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Am i still a virgin?
Dec 21, 2005

If I had Anal sex, am I still a virgin? I tell people I am, and have said I am going to wait for marriage until I lose my virginity. Does Anal Sex count?

Response from Dr. Frascino

Hello,

"Does anal sex count???" Hmmm . . . it certainly does in my book. But then again, my book is not a Bible. Then again, even a Biblical definition of virginity is someone "who has no sexual intercourse." So the question becomes: is anal intercourse really intercourse? Once again, in my book it is. Sure, some folks might equate virginity with an unbroken hymen, but that seems a bit technical, don't you think? After all, if you pop your hymen riding a bike or a horse or while playing leapfrog over fire hydrants, does this mean you would no longer be a virgin, even if you never made it past second base sexually?

Honey, the bottom line about your bottom and your virginity is that if you are having backdoor action, you are from sexually innocent. For informational purposes, I'll post an article below about virginity pledges that you might find noteworthy. Remember to use latex condoms, no matter how you define sex. OK?

Stay safe. Stay well.

Dr. Bob

Virginity Pledge Did Not Prevent Sexually Transmitted Infections

By John S. James April 8, 2005

Summary: A major U.S. study of sexually transmitted diseases in young people found that virginity pledges were associated with behaviors that would seem to be protective, and yet had no benefit in preventing disease.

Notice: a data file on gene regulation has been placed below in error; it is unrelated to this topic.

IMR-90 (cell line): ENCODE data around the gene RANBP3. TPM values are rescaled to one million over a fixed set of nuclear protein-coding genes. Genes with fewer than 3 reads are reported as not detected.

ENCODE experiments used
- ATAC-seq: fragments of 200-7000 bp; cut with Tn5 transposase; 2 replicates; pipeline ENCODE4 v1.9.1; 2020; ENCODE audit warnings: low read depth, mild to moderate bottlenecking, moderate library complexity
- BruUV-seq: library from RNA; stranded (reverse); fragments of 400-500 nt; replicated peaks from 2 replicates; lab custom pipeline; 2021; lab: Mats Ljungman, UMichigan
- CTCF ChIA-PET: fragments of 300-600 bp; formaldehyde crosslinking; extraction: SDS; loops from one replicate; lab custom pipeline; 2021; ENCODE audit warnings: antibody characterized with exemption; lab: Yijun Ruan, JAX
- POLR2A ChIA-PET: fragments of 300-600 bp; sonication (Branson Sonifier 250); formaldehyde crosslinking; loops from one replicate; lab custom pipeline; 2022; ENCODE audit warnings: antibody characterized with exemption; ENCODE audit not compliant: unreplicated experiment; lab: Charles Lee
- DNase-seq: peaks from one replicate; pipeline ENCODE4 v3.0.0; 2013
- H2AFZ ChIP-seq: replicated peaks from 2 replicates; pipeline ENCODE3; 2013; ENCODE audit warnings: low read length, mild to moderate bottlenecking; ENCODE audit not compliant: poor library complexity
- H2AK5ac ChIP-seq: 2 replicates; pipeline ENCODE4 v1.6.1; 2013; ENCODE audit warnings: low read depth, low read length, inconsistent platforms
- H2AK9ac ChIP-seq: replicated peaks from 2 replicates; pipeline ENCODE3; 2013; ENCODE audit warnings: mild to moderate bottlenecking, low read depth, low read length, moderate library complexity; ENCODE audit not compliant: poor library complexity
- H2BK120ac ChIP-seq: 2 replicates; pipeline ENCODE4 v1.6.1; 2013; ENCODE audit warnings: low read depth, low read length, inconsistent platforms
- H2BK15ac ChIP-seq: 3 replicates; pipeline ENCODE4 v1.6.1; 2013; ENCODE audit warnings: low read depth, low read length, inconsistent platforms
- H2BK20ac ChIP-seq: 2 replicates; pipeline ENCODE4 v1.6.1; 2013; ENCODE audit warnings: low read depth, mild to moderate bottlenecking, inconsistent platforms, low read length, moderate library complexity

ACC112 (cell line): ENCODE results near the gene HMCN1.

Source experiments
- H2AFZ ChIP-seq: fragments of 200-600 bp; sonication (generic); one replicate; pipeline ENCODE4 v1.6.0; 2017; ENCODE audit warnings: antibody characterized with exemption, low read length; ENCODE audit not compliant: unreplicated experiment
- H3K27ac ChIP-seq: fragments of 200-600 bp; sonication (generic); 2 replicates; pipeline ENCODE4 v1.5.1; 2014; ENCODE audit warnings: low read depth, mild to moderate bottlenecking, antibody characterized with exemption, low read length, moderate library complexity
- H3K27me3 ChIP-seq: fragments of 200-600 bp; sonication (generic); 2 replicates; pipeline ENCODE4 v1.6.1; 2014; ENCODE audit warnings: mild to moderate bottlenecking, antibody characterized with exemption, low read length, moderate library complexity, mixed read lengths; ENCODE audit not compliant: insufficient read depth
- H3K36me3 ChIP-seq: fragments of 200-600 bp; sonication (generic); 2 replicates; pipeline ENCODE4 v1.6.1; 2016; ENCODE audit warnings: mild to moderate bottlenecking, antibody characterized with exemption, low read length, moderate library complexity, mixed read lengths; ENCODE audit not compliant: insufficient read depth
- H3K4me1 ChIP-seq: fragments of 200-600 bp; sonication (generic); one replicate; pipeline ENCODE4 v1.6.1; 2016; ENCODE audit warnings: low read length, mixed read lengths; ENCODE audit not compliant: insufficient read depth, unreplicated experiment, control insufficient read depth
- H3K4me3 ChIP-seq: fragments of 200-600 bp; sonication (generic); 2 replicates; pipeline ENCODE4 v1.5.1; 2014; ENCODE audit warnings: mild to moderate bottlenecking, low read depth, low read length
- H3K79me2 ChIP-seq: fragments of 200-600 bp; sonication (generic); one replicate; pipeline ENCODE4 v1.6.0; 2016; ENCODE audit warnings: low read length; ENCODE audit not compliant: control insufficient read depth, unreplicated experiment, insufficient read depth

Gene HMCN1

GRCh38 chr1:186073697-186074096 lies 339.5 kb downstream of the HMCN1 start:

This study,1 published in April 2005, surveyed more than 11,000 U.S. adolescents when they were young adults (ages 18-24), and found that adolescent virginity pledges were not associated with lower rates of several sexually transmitted infection -- even though they were associated with several behavior changes that would have seemed to be protective. Although this survey did not ask about HIV, we thought it might interest our readers because it illustrates how an "abstinence only" intervention can fail to reduce illness, and look like it is working when it is not.

In this large, long-term study, adolescents who consistently pledged virginity (about 7% of the 11,000, or 777 individuals) did have more behaviors that would be expected to be protective -- fewer partners, fewer risky partners, and delayed age of first sexual experience, with 25% of men and 21% of women being virgins at age 25 (compared to 7% and 6% for non-pledgers). The reason for the lack of health benefit, according to an editorial summary of the study,2 seems to be that pledgers were less likely to use condoms when they did become sexually active, were more likely to have anal or oral sex (almost always without a condom), and were less likely to seek and receive medical care if they did get a sexually transmitted infection. As one of the researchers told The Washington Post (2005-03-19), "The sad story is that kids who are trying to preserve their technical virginity are, in some cases, engaging in much riskier behavior."